Nick Clegg announced two new fiscal rules that Liberal Democrats would implement should they form a new coalition after the 2015 General Election. The Deputy Prime Minister told an audience at Bloomberg that they will “significantly reduce” national debt as a proportion of national income each year until it reached “sustainable levels”, so long as growth is positive. The second rule would be to only run cyclically-adjusted balanced budgets after ignoring capital spending “that enhances economic growth or financial stability”.
So what do these rules mean? Continue Reading
Local supporters and our TPA action team gathered outside the historic Guildhall in Chard in southern Somerset for a War on Waste action day. We handed out leaflets and chatted to passers-by about cutting waste in local government expenditure.
‘My main concern is about the unfairness of the Council Tax and the sheer waste and huge salaries in local government,’ says Chard resident and TPA supporter Peter Yaxley. Continue Reading
A tiny room in Islington crammed with a kitchenette, dining table, wardrobe and double bed has hit the headlines due to its advertised rent of £170 per week. The alarmingly cramped appearance of the room combined with the high rent has been described as “sickeningly small” by Huffington Post and “depressing” by Time Out. Continue Reading
Responding to the Queen’s Speech, Jonathan Isaby, Chief Executive of the TaxPayers’ Alliance, said:
Some positive measures have been overshadowed by an embarrassingly weak Recall Bill. This stitch-up will do nothing to restore the trust of voters in politics. It will centralise more power in Westminster, rather than handing it to voters.
Other measures will make local government and quangos more accountable, and save taxpayers’ money. But the fudge on recall means that the Coalition has missed a tremendous opportunity to leave British democracy a true legacy.
On specific measures of the speech, he added:
On new powers for voters to recall MPs:
True right of recall was included in the Coalition Agreement, and the proposed legislation is nothing more than a weak imitation. In a democracy, voters should have the final say, not a committee of MPs. That politicians are scared of ‘kangaroo courts’ only underlines how detached they are from the concerns of ordinary people.
On the crackdown on senior public sector officials returning to other well-paid public sector jobs:
Shutting down the public sector merry-go-round is fantastic news for taxpayers. For too long, ordinary people have been footing the bill for huge redundancy payouts, only to see the employees in question back in similar jobs just weeks later.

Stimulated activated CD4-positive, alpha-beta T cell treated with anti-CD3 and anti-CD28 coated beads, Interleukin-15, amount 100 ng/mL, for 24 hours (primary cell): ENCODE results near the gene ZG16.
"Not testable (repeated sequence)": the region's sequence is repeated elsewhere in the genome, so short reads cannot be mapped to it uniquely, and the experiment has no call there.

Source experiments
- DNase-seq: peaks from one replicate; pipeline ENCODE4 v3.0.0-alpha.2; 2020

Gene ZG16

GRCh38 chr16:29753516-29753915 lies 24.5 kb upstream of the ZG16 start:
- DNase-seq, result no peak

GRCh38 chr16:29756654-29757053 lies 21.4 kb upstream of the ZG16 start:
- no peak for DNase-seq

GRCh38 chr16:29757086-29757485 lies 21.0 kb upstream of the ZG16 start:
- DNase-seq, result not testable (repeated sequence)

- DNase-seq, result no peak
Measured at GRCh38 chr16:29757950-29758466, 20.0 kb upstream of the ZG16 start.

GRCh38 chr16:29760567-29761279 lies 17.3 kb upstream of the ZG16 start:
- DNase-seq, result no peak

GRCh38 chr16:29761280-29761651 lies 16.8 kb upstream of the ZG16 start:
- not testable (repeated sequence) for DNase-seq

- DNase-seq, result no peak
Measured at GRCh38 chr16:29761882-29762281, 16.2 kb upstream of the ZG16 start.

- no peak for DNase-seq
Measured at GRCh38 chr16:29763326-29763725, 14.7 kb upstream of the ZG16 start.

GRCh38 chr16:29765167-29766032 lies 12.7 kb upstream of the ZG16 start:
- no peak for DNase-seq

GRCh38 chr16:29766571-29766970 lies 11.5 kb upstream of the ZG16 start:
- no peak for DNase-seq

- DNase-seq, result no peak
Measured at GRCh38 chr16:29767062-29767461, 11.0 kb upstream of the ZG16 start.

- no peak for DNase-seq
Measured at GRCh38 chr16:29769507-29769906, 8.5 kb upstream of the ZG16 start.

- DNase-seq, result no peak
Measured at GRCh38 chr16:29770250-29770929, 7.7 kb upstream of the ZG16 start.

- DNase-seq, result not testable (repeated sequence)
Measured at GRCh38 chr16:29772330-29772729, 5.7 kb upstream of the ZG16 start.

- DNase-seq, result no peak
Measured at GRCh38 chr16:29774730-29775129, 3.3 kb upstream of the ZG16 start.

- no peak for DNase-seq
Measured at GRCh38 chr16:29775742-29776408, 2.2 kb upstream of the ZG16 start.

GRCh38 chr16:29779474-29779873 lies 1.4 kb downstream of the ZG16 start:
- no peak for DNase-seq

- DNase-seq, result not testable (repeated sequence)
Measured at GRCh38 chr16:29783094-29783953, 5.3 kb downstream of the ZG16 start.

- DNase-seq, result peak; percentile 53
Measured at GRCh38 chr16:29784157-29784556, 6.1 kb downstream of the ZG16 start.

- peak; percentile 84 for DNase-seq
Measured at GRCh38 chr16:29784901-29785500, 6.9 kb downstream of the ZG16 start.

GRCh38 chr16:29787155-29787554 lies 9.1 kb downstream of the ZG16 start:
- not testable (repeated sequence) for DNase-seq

This Wednesday, Queen Elizabeth II will take to the throne in the House of Lords and deliver the last Queen’s Speech of this functioning, if occasionally fractious, Parliament. In it, the Coalition will set out the legislative programme for its last year of power before next year’s uncertain election. They have a chance to deliver a lasting legacy for taxpayers – but will they?
We particularly hope to see the Coalition deliver on one of their first promises – to enshrine a “right of recall” in law. Currently, voters have little recourse when they feel an MP has let them down other than to circle the date of the General Election in their calendar. Giving the public the right to petition for a ballot when they’re aggrieved by their MP’s behaviour would be a fantastic way to increase the accountability of our elected representatives. Voters across the world, who have been given the right of recall, have acted sensibly and appropriately, only using it on rare occasions. There is no reason to fear British voters having the same power. Concerns that it would create “kangaroo courts” – most notably expressed by our Deputy Prime Minister – only reflect how far the gap has grown between the political elite and the people they represent.
On a similar note of accountability and transparency, if Britain is to reduce a £1.3 trillion debt burden, it will have to wage war on waste across local and national government. The Coalition’s insistence that government at all levels publishes spending details online has meant that waste is more obvious and easier to identify, and that transparency is vital if we are to hold politicians to account for how they spend our money. However, the Coalition won’t be in power forever, and a future administration may not share its commendable commitment. A short bill, to enshrine in law that all departments, quangos and local authorities have to continue publishing how they spend our money, would guarantee that transparency in the long term. Similarly, there has been unwelcome speculation that the Coalition might weaken the Freedom of Information Act; this should be avoided.
Whilst these measures would encourage transparency in how our representatives spend and act, the Coalition should also do more to introduce transparency into the tax system. A merger of National insurance and Income Tax wouldn’t cost the Treasury anything, but it would allow hard-working Brits to see quite how much of their money is being taken by the taxman.
The Coalition has a last chance to set out a radical vision for a more accountable political class and a more honest tax system. Let’s hope they take it.
You can read a fuller list of the TPA’s proposals for tomorrow’s Queen’s Speech here.